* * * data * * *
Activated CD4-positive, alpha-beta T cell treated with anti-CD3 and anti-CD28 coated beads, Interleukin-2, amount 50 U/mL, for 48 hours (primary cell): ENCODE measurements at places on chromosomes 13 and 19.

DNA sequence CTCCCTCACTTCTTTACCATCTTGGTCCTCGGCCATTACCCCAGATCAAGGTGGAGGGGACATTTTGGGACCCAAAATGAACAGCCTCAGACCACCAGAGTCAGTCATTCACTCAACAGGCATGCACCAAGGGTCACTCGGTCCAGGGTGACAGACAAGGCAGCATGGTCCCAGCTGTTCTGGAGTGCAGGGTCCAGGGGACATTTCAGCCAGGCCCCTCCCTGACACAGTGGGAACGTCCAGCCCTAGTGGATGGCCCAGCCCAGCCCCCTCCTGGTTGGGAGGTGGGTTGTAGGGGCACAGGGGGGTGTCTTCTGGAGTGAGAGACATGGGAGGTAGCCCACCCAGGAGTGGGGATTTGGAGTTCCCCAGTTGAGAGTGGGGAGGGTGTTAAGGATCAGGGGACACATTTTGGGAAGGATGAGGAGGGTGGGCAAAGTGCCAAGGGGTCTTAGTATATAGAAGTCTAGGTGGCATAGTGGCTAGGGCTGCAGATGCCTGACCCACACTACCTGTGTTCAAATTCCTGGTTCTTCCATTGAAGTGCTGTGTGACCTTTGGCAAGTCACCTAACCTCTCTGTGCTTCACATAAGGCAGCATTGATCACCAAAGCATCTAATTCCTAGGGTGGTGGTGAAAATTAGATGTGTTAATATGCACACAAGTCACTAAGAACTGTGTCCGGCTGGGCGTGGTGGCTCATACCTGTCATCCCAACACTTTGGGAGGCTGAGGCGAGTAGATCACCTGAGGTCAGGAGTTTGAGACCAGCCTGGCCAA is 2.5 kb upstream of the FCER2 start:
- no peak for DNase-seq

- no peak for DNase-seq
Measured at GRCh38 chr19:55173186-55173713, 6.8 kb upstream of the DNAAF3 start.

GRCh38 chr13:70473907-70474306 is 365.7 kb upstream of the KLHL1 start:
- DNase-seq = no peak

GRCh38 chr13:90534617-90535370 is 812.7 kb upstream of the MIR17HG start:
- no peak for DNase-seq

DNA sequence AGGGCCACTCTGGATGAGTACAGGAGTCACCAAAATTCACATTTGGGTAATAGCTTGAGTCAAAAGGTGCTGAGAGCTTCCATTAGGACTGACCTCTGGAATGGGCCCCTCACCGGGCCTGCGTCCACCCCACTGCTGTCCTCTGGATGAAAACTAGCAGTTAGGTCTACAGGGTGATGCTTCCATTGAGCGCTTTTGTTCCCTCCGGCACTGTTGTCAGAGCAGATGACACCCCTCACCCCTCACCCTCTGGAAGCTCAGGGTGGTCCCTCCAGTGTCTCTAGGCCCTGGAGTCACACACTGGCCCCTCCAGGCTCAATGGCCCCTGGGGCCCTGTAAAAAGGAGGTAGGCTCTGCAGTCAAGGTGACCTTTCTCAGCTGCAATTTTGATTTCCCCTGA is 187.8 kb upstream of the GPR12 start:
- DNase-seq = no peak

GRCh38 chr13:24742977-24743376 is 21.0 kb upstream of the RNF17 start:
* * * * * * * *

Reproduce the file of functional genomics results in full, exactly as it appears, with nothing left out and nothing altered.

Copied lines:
Activated CD4-positive, alpha-beta T cell treated with anti-CD3 and anti-CD28 coated beads, Interleukin-2, amount 50 U/mL, for 48 hours (primary cell): ENCODE measurements at places on chromosomes 13 and 19.

DNA sequence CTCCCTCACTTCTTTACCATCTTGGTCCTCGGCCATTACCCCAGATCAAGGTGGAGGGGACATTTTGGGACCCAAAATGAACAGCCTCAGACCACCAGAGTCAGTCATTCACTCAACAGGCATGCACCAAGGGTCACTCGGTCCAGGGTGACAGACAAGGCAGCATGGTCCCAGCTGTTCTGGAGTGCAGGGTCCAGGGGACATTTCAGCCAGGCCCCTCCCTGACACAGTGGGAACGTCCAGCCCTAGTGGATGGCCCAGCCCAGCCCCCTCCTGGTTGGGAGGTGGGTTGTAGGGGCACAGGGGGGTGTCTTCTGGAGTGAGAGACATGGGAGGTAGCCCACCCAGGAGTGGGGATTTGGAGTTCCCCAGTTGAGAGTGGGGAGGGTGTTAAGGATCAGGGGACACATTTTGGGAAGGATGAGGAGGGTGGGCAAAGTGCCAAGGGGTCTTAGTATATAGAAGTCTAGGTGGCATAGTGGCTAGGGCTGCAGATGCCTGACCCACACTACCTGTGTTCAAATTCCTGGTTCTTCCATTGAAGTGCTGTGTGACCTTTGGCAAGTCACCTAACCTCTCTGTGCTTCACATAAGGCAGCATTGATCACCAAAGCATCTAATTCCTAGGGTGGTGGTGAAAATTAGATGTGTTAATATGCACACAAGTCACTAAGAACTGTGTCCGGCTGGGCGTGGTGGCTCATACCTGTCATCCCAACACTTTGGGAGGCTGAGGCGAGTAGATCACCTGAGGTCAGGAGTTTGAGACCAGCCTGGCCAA is 2.5 kb upstream of the FCER2 start:
- no peak for DNase-seq

- no peak for DNase-seq
Measured at GRCh38 chr19:55173186-55173713, 6.8 kb upstream of the DNAAF3 start.

GRCh38 chr13:70473907-70474306 is 365.7 kb upstream of the KLHL1 start:
- DNase-seq = no peak

GRCh38 chr13:90534617-90535370 is 812.7 kb upstream of the MIR17HG start:
- no peak for DNase-seq

DNA sequence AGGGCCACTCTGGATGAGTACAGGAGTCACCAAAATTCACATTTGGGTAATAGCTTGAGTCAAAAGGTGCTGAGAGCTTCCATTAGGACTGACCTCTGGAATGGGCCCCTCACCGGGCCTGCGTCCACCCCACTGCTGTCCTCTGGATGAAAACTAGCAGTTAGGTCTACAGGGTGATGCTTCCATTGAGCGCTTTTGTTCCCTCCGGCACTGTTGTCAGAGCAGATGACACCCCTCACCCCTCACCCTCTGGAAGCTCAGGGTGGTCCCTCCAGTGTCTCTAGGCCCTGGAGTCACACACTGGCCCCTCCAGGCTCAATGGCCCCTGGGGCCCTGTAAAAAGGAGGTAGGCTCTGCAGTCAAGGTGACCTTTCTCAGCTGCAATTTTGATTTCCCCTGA is 187.8 kb upstream of the GPR12 start:
- DNase-seq = no peak

GRCh38 chr13:24742977-24743376 is 21.0 kb upstream of the RNF17 start: